"Ra seems to be certain what world the travelers had come from, which is based on the fact that, in the film, the Stargate only went to one planet. However, it is possible that he could have determined it through torturing the captives".
is false. The film does not say that gate travel is limited between Earth and Abydos - that Brad Wright and Jonathan Glassner subjectively inferred that from the film and used it as a jumping off point for their series does not indicate otherwise. It is true that the film - unwisely - remained silent on the existence of other planets in the stargate network, but that is all it did - remain silent; silence does not equate nonexistence. Going by other clues in the film - the fact that the stargates have more than seven symbols engraved on them, that the second stargate was on a backwater dustball like Abydos instead of on a grand metropolitan world, that Ra obviously didn't live on Abydos and was just visiting, that Bill McCay didn't reach the same conclusion when he set off to write his pre-SG1 novels, etc. - one could just as easily infer the opposite. So, with that in mind, I suggest this be rewritten to remove or deemphasize the "Wright-Glassner Theory" on the film's gate network. 220.127.116.11 06:15, December 22, 2012 (UTC)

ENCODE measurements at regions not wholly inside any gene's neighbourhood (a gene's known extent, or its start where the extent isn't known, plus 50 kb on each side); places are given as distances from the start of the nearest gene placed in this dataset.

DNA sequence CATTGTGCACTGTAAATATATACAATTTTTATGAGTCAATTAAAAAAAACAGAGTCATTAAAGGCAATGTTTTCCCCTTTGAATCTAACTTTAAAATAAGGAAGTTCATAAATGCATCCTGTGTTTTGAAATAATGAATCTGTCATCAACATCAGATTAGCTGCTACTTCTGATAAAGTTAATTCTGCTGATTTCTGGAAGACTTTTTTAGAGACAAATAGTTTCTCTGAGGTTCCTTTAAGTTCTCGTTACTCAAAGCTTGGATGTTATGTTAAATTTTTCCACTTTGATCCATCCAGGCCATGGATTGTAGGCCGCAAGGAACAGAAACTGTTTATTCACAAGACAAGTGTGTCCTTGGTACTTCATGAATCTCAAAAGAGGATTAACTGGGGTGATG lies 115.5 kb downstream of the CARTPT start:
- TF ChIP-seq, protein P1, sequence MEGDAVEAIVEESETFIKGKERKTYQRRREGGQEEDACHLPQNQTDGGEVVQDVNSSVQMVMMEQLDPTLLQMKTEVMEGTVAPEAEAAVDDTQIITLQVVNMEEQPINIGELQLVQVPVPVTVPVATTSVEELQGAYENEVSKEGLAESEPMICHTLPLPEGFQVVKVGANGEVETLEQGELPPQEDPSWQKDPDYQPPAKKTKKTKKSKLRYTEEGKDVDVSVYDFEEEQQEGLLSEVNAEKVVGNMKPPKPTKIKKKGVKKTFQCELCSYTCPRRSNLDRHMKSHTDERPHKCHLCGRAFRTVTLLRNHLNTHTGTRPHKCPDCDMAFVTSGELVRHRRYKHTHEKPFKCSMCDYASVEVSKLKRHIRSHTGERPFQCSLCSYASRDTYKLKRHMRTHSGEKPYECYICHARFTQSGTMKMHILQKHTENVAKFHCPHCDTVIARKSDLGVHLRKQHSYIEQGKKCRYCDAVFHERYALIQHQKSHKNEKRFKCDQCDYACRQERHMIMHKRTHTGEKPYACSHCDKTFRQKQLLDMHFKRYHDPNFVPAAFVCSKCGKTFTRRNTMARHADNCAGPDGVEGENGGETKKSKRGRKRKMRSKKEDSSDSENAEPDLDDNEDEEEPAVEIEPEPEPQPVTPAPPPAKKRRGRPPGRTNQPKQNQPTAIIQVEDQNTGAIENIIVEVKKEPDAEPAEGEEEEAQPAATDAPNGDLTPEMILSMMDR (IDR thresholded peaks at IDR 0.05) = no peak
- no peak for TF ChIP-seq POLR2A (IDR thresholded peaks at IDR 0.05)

Incorrect name spellings Edit
In one of the "goofs", they mention the candy bar not being melted. Depending on a number of factors, it might not be a hot day in the desert, and might not even be a hot desert. Example: Mongolia and Russia both have deserts, but they're not known for being very hot. Personally I'd suggest removing this "goof", but other people might take offense, so I thought I'd bring it up for discussion.
13621 20:42, April 25, 2015 (UTC)
The distinction between constellation and asterism is one only an astronomer would make. None of the characters are astronomers, so this is not a goof. (Well, I guess in the TV show, O'Neill was an amateur astronomer.) As far as I can tell, the only reason the word 'asterism' even exists is because modern astronomy started using the word 'constellation' to refer to something besides its original meaning, and then astronomers needed a word to refer to what everyone else in the world still calls a constellation.18.104.22.168 16:38, March 27, 2019 (UTC)